Ana Wu: Prof. Matsuda, you majored in journalism. Could you tell us your background and why you became interested in being a professor in rhetoric/composition and applied linguistics/TESOL?
I was born and raised in Japan
, and in junior high school, English was one of my least favorite subjects. I didn’t really start learning to use English until I was 16, when I signed up—out of peer pressure—for an English journalism class taught by a Canadian journalist. Trying to learn how to write news articles when I didn’t even know how to make a small talk in English, I knew I had a lot of catching up to do. So I started reading books about language learning and teaching to find out how best to develop my own English proficiency.
In that process, I encountered two dominant ideas about language learning that I didn’t like—the Critical Period Hypothesis and the primacy of speech. All the odds seemed to be against me; I was already well past puberty, and I didn’t have easy access to a community of English speakers. But these obstacles ended up fueling my desire to succeed in learning English; I was determined to disprove both of these notions by learning English primarily through reading and writing. I read English newspapers and magazines every day, and I wrote one news article after another. By the end of the year, I was able to write news and feature articles as well as edit other people’s writing. By the time I graduated from senior high school, I was able to read and write well enough to function in college-level courses in the United States
When I came to the States at the age of 18, I was interested in studying journalism. But I was intimidated by the thought of competing with my NES peers, so I waited until the end of sophomore year to declare journalism as my major. As luck would have it, the teacher in my introduction to journalism course was an NNES from Korea
who had worked as a news reporter. He would ask us to rewrite news stories and put them up on the screen anonymously for us to critique. At first, I felt a bit embarrassed to share my writing with my NES peers, but I was pleasantly surprised that I wasn’t able to tell the difference between my own writing and what my NES peers had written.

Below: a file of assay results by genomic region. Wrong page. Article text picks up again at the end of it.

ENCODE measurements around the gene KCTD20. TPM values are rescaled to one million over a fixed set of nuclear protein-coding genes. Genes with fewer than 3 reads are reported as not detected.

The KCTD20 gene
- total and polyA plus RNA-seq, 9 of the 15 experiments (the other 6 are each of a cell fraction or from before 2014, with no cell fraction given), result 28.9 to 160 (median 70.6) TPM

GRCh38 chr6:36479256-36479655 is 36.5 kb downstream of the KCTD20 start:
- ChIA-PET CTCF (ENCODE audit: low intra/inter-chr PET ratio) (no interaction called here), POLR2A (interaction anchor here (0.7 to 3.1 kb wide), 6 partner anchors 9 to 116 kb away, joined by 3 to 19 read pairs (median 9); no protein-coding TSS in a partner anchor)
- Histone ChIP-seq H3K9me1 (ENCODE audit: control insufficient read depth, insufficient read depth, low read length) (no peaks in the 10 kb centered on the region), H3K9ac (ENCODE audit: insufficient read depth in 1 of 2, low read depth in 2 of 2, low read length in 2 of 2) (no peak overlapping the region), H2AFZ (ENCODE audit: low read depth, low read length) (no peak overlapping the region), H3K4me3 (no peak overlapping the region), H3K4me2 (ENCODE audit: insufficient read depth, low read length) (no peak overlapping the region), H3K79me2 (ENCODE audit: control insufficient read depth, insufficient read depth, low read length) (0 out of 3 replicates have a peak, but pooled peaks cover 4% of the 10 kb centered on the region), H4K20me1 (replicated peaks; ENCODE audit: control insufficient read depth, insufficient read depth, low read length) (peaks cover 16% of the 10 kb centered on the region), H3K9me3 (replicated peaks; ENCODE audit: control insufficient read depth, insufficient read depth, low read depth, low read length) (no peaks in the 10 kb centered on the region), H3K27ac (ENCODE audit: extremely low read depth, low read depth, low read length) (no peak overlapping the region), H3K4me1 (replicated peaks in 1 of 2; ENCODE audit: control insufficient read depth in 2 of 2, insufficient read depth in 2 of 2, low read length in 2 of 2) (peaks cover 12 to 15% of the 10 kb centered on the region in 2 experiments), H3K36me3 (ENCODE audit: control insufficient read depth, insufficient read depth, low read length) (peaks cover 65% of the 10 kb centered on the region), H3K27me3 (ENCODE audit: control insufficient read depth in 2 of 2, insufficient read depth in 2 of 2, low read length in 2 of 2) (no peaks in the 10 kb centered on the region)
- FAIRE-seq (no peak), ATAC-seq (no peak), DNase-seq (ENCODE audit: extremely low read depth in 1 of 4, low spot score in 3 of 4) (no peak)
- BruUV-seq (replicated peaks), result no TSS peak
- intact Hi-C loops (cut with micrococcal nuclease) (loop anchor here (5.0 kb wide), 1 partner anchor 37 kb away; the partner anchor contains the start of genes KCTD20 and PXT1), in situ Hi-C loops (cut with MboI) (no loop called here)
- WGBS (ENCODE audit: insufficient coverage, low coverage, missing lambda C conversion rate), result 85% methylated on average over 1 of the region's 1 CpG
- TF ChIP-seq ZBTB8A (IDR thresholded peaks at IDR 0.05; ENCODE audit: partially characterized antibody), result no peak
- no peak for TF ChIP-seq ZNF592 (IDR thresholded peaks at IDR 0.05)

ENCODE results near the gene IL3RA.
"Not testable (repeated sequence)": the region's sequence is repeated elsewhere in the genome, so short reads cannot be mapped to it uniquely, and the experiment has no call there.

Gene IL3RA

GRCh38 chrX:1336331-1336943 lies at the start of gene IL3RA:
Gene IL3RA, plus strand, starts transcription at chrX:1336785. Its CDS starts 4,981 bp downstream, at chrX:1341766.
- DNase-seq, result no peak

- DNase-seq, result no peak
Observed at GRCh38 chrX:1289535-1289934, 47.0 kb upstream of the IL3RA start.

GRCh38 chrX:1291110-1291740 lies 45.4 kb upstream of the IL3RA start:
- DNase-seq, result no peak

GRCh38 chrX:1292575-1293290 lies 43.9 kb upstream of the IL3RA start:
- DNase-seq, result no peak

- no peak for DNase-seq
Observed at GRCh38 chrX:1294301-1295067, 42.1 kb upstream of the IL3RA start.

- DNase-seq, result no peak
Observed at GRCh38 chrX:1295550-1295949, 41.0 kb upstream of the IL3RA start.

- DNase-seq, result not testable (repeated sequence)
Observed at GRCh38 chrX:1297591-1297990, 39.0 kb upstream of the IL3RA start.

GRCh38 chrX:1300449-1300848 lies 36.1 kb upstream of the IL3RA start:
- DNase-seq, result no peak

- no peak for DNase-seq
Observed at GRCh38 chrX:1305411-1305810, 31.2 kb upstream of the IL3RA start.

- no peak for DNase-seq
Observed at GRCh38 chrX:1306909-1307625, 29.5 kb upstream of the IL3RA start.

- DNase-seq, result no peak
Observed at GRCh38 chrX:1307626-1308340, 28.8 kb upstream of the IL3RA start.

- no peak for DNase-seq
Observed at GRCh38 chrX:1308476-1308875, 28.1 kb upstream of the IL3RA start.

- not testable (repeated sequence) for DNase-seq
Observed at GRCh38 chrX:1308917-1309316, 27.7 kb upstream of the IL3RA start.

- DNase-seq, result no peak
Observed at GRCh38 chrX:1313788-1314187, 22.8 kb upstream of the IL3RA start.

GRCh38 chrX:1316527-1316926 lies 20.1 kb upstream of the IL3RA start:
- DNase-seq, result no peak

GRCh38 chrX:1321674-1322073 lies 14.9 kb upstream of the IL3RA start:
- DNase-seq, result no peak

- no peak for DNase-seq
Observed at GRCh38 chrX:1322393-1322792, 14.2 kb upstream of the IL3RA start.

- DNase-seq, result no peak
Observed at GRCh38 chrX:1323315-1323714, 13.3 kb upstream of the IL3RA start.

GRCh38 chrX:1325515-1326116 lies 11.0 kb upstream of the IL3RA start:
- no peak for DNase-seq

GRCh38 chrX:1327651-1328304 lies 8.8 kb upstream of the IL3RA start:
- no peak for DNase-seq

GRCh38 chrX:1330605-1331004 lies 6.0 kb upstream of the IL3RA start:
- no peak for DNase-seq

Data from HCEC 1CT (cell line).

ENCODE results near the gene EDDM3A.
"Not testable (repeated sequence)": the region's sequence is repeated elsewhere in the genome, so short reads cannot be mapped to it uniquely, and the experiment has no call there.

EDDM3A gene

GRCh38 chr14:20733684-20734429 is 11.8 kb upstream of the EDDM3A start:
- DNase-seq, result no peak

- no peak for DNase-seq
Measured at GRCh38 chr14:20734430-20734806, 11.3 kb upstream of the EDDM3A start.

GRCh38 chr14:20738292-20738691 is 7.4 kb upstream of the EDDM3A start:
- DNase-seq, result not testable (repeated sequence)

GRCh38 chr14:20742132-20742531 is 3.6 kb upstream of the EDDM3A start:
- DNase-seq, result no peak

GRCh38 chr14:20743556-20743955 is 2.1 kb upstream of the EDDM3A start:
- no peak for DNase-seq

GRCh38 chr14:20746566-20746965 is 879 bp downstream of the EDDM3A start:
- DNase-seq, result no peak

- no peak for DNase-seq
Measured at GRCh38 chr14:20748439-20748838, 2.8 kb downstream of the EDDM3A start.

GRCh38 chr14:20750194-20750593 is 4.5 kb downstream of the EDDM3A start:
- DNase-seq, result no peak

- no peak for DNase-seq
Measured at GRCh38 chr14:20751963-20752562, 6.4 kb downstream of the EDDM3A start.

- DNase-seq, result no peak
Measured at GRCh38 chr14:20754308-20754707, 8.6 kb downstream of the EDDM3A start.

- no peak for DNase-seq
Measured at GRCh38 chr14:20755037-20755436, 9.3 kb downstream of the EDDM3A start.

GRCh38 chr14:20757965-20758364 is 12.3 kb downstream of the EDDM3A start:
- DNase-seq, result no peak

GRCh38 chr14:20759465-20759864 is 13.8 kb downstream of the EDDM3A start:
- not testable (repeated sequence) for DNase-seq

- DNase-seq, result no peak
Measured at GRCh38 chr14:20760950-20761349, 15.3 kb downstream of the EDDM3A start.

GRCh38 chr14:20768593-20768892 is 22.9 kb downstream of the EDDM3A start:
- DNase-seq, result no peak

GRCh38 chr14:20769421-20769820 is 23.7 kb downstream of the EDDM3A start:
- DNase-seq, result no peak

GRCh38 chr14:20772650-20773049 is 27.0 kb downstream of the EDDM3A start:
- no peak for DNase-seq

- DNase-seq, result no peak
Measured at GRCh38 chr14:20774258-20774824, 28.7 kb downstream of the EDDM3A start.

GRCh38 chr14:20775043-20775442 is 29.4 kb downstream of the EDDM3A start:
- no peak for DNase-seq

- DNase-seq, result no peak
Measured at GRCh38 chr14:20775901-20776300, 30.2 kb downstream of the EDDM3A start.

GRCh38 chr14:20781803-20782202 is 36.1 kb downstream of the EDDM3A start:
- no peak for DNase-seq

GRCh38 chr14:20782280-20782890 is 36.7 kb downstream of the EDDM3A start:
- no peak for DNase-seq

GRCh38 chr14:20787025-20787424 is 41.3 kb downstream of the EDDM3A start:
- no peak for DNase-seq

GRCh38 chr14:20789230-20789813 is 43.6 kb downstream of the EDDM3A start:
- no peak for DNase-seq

I decided to go to graduate school because I wanted to teach writing and not necessarily ESL, but when I entered a master’s program in Rhetoric and Composition, I discovered that writing specialists were not paying enough attention to language issues and that L2 specialists were not paying enough attention to writing issues. This sense of problem became one of my major research agendas—to describe, problematize and change the interdisciplinary relationship between composition studies and second language studies. And one of the best ways to change the situation seemed to be to teach Ph.D. students in both fields, so I developed dual specializations in rhetoric/composition and applied linguistics/TESOL through my own Ph.D. studies.
Ana Wu: You were the 2002-2003 Chair of the NNEST Caucus. Also, you are the founding co-chair of the Symposium on Second Language Writing. What’s the secret of your success? What advice would you give to NNES graduate students or novice teachers and researchers who are just starting their careers?
This is no secret, but what drives my work is not
the desire to succeed for its own sake or to publish for tenure and promotion. Instead, I do what I do because I see various language-related problems that need to be addressed, and I see research and scholarship as a way of addressing at least some of those problems. To me, the immediate outcomes that people tend to focus on—such as publications, tenure and professional recognition—are means to an end; they can enhance the credibility of my work and make it easier for me to accomplish my ultimate goal—which is to create a better environment for L2 learners (and their teachers).
One piece of advice I have for all graduate students is to read, read and read. Trying to read everything that has ever been written about the topic of current investigation is a given; I also encourage my students to learn about new theories and methods even though they may not seem relevant to what they are currently interested. I do realize, of course, that having read everything is ultimately an unattainable goal. But it’s important to keep trying; without a broad knowledge of the field, we can’t fully understand the significance of anything—including our own work—which is always situated in a network of meaning in the field.
I try to familiarize myself with a wide variety of theoretical and methodological perspectives so I can use them freely in addressing important issues in the field. But I remain critical of the tendency to serve a particular theory, method or discipline without considering the long term implications for students. This stance, of course, requires a broad-based knowledge of the field and how it works—both from historical and contemporary perspectives.